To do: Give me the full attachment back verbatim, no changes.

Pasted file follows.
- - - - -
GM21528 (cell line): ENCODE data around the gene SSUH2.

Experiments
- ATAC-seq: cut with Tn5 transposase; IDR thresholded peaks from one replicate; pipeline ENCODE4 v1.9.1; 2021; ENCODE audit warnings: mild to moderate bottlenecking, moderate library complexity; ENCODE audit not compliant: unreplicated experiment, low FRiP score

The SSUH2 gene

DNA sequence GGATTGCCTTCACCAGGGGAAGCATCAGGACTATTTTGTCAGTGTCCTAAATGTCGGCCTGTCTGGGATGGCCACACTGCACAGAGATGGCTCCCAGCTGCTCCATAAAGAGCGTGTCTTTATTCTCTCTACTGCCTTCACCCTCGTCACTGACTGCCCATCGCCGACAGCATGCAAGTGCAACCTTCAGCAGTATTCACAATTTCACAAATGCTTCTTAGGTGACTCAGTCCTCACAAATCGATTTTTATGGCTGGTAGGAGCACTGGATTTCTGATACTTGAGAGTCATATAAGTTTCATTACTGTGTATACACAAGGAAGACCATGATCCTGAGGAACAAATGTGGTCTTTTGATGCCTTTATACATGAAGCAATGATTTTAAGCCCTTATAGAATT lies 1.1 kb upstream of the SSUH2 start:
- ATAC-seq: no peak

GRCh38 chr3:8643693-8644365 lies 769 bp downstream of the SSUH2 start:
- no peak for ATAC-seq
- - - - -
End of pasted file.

GM21528 (cell line): ENCODE data around the gene SSUH2.

Experiments
- ATAC-seq: cut with Tn5 transposase; IDR thresholded peaks from one replicate; pipeline ENCODE4 v1.9.1; 2021; ENCODE audit warnings: mild to moderate bottlenecking, moderate library complexity; ENCODE audit not compliant: unreplicated experiment, low FRiP score

The SSUH2 gene

DNA sequence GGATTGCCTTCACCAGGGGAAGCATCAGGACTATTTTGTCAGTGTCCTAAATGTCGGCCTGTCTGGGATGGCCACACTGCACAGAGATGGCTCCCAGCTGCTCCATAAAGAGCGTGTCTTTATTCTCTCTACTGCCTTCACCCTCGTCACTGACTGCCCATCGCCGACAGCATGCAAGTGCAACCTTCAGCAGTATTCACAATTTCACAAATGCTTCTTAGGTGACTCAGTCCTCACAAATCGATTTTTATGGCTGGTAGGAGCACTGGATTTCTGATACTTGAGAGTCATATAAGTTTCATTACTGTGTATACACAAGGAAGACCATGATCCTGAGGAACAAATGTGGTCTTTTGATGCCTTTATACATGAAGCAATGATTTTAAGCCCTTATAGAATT lies 1.1 kb upstream of the SSUH2 start:
- ATAC-seq: no peak

GRCh38 chr3:8643693-8644365 lies 769 bp downstream of the SSUH2 start:
- no peak for ATAC-seq